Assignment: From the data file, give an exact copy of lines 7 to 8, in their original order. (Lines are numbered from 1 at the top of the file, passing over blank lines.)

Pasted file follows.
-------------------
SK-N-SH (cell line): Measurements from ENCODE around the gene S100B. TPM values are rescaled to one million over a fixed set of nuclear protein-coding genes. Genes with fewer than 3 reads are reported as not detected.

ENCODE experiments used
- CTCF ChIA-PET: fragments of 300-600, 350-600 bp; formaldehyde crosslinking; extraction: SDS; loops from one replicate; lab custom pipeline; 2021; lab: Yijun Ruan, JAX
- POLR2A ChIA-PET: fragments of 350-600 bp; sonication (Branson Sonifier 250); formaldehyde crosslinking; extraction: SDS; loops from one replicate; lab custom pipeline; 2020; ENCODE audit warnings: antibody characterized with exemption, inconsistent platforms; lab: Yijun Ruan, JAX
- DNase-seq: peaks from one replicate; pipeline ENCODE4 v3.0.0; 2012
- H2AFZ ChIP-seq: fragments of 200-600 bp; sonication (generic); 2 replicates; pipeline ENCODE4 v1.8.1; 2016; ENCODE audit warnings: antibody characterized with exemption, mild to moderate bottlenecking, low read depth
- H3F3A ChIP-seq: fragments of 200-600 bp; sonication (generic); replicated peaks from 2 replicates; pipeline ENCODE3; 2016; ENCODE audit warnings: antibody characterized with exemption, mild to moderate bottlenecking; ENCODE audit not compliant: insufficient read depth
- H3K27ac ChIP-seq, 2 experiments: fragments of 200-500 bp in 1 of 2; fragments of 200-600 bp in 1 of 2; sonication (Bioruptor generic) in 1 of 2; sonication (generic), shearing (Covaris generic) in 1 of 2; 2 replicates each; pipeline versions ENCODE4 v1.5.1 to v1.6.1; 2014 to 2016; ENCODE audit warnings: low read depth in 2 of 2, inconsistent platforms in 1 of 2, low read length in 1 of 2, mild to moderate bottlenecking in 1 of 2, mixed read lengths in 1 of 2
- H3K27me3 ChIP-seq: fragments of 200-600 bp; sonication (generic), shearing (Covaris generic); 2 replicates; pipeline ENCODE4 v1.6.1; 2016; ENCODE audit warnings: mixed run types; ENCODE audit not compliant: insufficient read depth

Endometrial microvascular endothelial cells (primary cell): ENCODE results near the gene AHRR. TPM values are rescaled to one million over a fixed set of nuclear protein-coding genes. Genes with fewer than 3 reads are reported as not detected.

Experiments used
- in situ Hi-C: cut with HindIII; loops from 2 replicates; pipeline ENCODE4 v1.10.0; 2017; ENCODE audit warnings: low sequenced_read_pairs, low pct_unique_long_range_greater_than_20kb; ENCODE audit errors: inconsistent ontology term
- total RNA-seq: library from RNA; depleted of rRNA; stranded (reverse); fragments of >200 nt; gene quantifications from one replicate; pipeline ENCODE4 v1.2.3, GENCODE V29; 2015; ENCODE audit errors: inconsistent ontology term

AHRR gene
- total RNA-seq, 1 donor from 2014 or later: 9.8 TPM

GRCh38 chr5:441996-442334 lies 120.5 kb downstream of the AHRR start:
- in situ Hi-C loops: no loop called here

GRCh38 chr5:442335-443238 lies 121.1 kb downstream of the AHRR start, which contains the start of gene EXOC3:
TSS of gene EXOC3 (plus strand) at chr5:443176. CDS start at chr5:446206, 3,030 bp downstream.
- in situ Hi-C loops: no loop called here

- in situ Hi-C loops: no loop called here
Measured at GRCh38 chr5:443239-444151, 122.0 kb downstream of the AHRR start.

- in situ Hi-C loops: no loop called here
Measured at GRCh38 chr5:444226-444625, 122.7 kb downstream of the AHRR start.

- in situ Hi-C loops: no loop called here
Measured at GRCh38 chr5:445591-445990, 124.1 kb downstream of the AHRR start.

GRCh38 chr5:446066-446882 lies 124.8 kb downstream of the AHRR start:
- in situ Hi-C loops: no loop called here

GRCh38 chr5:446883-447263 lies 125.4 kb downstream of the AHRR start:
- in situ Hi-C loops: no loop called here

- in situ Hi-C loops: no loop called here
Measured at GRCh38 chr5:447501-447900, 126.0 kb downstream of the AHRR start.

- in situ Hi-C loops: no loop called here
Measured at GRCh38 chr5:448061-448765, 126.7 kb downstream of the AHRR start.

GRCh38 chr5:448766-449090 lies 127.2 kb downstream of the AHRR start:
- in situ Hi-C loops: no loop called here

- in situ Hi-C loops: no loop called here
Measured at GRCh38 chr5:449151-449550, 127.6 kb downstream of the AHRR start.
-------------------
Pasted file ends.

- H3F3A ChIP-seq: fragments of 200-600 bp; sonication (generic); replicated peaks from 2 replicates; pipeline ENCODE3; 2016; ENCODE audit warnings: antibody characterized with exemption, mild to moderate bottlenecking; ENCODE audit not compliant: insufficient read depth
- H3K27ac ChIP-seq, 2 experiments: fragments of 200-500 bp in 1 of 2; fragments of 200-600 bp in 1 of 2; sonication (Bioruptor generic) in 1 of 2; sonication (generic), shearing (Covaris generic) in 1 of 2; 2 replicates each; pipeline versions ENCODE4 v1.5.1 to v1.6.1; 2014 to 2016; ENCODE audit warnings: low read depth in 2 of 2, inconsistent platforms in 1 of 2, low read length in 1 of 2, mild to moderate bottlenecking in 1 of 2, mixed read lengths in 1 of 2